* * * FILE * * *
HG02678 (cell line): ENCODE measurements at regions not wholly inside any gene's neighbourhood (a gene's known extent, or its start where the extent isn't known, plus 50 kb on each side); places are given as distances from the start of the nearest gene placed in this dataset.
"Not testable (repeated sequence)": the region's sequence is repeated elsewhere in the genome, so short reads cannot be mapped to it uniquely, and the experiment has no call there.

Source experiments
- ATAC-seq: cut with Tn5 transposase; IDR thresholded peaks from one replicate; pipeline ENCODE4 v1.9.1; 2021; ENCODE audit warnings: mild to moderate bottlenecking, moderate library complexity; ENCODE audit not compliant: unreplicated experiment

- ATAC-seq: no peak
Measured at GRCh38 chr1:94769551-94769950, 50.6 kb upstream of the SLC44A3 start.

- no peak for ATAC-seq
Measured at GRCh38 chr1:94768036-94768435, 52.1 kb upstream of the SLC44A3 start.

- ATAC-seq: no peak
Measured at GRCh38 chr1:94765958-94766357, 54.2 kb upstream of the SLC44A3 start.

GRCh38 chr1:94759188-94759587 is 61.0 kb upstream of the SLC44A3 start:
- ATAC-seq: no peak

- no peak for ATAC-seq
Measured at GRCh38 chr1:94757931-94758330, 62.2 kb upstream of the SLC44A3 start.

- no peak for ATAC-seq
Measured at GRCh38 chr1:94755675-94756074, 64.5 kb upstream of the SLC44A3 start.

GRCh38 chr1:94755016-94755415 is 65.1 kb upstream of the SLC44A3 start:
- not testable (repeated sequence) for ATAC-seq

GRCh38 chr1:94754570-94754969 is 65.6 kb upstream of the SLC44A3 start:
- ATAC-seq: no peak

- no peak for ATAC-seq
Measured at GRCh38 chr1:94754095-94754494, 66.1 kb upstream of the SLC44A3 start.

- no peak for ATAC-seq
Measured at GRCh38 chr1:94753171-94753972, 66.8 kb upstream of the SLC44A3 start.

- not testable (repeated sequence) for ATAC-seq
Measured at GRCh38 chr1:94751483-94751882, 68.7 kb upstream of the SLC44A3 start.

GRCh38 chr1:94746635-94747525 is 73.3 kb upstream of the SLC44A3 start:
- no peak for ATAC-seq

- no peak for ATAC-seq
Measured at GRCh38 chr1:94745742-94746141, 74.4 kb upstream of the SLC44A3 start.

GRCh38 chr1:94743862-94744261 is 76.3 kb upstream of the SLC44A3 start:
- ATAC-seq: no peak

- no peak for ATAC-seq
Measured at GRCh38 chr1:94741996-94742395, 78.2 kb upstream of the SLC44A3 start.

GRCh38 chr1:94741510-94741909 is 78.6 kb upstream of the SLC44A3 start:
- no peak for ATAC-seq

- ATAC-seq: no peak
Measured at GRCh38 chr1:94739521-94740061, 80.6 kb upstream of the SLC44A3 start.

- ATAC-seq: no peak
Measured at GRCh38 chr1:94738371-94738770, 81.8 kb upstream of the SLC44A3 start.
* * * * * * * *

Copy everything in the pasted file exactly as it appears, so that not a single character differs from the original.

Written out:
HG02678 (cell line): ENCODE measurements at regions not wholly inside any gene's neighbourhood (a gene's known extent, or its start where the extent isn't known, plus 50 kb on each side); places are given as distances from the start of the nearest gene placed in this dataset.
"Not testable (repeated sequence)": the region's sequence is repeated elsewhere in the genome, so short reads cannot be mapped to it uniquely, and the experiment has no call there.

Source experiments
- ATAC-seq: cut with Tn5 transposase; IDR thresholded peaks from one replicate; pipeline ENCODE4 v1.9.1; 2021; ENCODE audit warnings: mild to moderate bottlenecking, moderate library complexity; ENCODE audit not compliant: unreplicated experiment

- ATAC-seq: no peak
Measured at GRCh38 chr1:94769551-94769950, 50.6 kb upstream of the SLC44A3 start.

- no peak for ATAC-seq
Measured at GRCh38 chr1:94768036-94768435, 52.1 kb upstream of the SLC44A3 start.

- ATAC-seq: no peak
Measured at GRCh38 chr1:94765958-94766357, 54.2 kb upstream of the SLC44A3 start.

GRCh38 chr1:94759188-94759587 is 61.0 kb upstream of the SLC44A3 start:
- ATAC-seq: no peak

- no peak for ATAC-seq
Measured at GRCh38 chr1:94757931-94758330, 62.2 kb upstream of the SLC44A3 start.

- no peak for ATAC-seq
Measured at GRCh38 chr1:94755675-94756074, 64.5 kb upstream of the SLC44A3 start.

GRCh38 chr1:94755016-94755415 is 65.1 kb upstream of the SLC44A3 start:
- not testable (repeated sequence) for ATAC-seq

GRCh38 chr1:94754570-94754969 is 65.6 kb upstream of the SLC44A3 start:
- ATAC-seq: no peak

- no peak for ATAC-seq
Measured at GRCh38 chr1:94754095-94754494, 66.1 kb upstream of the SLC44A3 start.

- no peak for ATAC-seq
Measured at GRCh38 chr1:94753171-94753972, 66.8 kb upstream of the SLC44A3 start.

- not testable (repeated sequence) for ATAC-seq
Measured at GRCh38 chr1:94751483-94751882, 68.7 kb upstream of the SLC44A3 start.

GRCh38 chr1:94746635-94747525 is 73.3 kb upstream of the SLC44A3 start:
- no peak for ATAC-seq

- no peak for ATAC-seq
Measured at GRCh38 chr1:94745742-94746141, 74.4 kb upstream of the SLC44A3 start.

GRCh38 chr1:94743862-94744261 is 76.3 kb upstream of the SLC44A3 start:
- ATAC-seq: no peak

- no peak for ATAC-seq
Measured at GRCh38 chr1:94741996-94742395, 78.2 kb upstream of the SLC44A3 start.

GRCh38 chr1:94741510-94741909 is 78.6 kb upstream of the SLC44A3 start:
- no peak for ATAC-seq

- ATAC-seq: no peak
Measured at GRCh38 chr1:94739521-94740061, 80.6 kb upstream of the SLC44A3 start.

- ATAC-seq: no peak
Measured at GRCh38 chr1:94738371-94738770, 81.8 kb upstream of the SLC44A3 start.